Still, if all this tapping and working together with people sounds like a lot of effort, don't worry, you can purchase all in-game tools with real money. Some of them massively powerful, like the hinted at Diamond Chisel, that will literally cost $50,000. The reason it's so expensive however, is because anyone spending money on the game will become a backer of the big project this one is building up to.

This is a pretty innovative and interesting idea. Rewarding people that buy virtual tools with something more real. That's a nice touch, I'll give you that. It also needs to be said, that It will be interesting to see what the cube looks like after a few days or weeks.

And in that respect, I get what Molyneux is going for. If you look at this as an experiment to see what people do, if you consider Curiosity as a way to test features that will be incorporated into something bigger and better, it makes sense. That, I understand.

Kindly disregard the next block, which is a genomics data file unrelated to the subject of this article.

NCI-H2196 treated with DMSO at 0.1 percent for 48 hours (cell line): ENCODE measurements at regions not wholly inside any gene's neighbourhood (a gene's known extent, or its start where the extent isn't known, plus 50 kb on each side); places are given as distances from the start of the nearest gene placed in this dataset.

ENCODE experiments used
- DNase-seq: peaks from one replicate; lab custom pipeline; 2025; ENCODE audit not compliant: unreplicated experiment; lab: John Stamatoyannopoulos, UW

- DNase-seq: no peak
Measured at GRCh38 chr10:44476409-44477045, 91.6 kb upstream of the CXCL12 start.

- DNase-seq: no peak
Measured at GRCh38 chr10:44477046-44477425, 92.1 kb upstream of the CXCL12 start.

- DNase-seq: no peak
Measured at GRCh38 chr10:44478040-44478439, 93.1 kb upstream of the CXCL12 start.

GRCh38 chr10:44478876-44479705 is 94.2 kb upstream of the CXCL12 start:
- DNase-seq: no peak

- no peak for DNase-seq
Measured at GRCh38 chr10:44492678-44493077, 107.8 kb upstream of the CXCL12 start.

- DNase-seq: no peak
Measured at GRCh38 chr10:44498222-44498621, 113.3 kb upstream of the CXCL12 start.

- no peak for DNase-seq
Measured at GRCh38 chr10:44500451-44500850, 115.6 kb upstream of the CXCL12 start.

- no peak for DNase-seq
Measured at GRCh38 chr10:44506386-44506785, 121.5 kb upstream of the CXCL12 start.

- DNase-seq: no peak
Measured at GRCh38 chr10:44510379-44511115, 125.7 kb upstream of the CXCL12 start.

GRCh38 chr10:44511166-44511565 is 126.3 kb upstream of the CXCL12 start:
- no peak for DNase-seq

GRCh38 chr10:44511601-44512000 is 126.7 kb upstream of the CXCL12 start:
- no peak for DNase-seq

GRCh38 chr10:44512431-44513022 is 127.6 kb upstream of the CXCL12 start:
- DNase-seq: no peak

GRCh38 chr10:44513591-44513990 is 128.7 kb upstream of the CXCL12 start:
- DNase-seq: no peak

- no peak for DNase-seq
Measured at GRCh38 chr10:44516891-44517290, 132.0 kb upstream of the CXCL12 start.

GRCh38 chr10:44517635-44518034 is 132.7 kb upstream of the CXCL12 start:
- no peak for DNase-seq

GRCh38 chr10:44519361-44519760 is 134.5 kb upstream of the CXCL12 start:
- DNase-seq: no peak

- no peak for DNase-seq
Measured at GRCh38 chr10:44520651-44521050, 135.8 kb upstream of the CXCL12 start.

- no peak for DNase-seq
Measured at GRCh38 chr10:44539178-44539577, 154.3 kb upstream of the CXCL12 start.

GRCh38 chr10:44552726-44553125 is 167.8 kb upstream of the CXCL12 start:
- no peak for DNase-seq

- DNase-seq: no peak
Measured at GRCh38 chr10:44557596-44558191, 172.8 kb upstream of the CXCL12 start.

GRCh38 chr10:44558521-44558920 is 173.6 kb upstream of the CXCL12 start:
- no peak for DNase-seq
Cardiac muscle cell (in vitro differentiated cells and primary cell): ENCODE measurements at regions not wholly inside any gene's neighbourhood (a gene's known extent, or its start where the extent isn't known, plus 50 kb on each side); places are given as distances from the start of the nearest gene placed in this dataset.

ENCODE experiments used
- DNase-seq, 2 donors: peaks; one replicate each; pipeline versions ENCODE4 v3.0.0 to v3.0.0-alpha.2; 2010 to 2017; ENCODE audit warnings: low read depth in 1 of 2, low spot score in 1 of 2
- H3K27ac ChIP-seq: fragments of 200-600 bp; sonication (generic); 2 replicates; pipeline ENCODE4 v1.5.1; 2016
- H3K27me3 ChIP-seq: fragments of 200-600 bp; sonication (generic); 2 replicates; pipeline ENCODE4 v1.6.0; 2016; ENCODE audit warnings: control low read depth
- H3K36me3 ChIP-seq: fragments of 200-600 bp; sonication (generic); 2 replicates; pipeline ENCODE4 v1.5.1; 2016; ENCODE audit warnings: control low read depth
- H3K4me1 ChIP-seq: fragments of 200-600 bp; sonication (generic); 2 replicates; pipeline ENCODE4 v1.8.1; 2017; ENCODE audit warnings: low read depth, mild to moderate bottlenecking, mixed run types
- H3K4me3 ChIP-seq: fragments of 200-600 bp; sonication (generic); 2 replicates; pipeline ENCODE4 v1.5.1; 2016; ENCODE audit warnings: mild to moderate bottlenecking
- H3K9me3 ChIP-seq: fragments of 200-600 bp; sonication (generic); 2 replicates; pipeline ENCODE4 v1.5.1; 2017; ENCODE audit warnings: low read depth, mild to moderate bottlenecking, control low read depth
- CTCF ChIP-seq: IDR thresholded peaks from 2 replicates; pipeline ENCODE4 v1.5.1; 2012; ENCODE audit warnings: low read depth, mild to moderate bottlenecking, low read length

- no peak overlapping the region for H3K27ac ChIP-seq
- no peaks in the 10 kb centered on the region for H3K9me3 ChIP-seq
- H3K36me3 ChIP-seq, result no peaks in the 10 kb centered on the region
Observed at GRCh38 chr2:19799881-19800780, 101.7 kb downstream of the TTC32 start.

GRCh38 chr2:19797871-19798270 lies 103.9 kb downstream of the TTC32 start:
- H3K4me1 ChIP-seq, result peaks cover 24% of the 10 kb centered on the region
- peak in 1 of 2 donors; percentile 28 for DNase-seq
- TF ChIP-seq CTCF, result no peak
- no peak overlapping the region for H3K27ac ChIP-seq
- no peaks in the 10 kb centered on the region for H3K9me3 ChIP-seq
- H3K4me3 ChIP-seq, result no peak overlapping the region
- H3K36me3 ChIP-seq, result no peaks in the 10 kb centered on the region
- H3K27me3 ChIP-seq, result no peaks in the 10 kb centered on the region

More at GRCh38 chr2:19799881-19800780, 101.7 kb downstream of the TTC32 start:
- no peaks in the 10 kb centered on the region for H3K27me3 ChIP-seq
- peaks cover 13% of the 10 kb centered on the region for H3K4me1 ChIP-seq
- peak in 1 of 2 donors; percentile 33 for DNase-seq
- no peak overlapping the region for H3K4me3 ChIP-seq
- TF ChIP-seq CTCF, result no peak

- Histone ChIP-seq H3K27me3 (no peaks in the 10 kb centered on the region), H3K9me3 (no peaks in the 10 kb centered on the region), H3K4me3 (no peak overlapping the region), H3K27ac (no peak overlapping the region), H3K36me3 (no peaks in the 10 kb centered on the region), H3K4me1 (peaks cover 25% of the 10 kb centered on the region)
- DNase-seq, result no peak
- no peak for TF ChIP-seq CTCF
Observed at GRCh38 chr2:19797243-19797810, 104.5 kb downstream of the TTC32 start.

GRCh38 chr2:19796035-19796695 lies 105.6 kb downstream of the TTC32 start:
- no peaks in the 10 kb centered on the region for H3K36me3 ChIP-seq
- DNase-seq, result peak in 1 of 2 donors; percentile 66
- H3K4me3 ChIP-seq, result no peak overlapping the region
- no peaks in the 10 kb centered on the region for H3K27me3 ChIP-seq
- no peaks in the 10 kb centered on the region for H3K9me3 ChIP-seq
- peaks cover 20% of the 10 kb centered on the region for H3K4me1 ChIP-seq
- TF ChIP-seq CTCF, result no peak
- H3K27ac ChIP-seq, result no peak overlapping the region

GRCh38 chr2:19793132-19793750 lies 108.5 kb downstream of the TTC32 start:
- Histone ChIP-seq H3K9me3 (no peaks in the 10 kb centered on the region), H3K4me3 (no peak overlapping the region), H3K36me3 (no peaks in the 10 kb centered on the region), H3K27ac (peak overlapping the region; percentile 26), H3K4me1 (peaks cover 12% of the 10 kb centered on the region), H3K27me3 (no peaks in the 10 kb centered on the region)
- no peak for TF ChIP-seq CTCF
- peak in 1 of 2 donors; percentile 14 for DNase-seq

But I really don't think it's going to be a great game. Not even close.

Hey I may be wrong. We don't know what the whole package will be like until it's released in September, so I reserve full judgement until then. Am I excited about the launch though? Not in the slightest.

Curiosity in its simplest form, combines incredibly basic gameplay with level up mechanics designed to trick your brain into thinking it's doing well and progressing through something. It'll have artists thinking they're doing something unique by spelling out a latin word in missing blocks. It'll have idiots ruining what limited fun there is, by messing up what they made or drawing a picture of a penis next to it.

To top it all off, one person will get something cool at the end, while everyone that didn't win will wonder why they put so much time into tapping blocks that make a little "plink" sound when they did it. Over and over again.

I'm curious to see what becomes of Curiosity, and still interested to see what Molyneux is working on for next year, but as a game, this one looks like a bust.